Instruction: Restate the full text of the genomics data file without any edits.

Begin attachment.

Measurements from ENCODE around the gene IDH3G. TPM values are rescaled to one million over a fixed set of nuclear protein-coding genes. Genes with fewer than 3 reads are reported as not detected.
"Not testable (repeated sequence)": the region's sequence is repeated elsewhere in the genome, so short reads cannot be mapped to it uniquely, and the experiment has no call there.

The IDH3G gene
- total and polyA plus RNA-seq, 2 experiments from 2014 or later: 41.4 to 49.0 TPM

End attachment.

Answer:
Measurements from ENCODE around the gene IDH3G. TPM values are rescaled to one million over a fixed set of nuclear protein-coding genes. Genes with fewer than 3 reads are reported as not detected.
"Not testable (repeated sequence)": the region's sequence is repeated elsewhere in the genome, so short reads cannot be mapped to it uniquely, and the experiment has no call there.

The IDH3G gene
- total and polyA plus RNA-seq, 2 experiments from 2014 or later: 41.4 to 49.0 TPM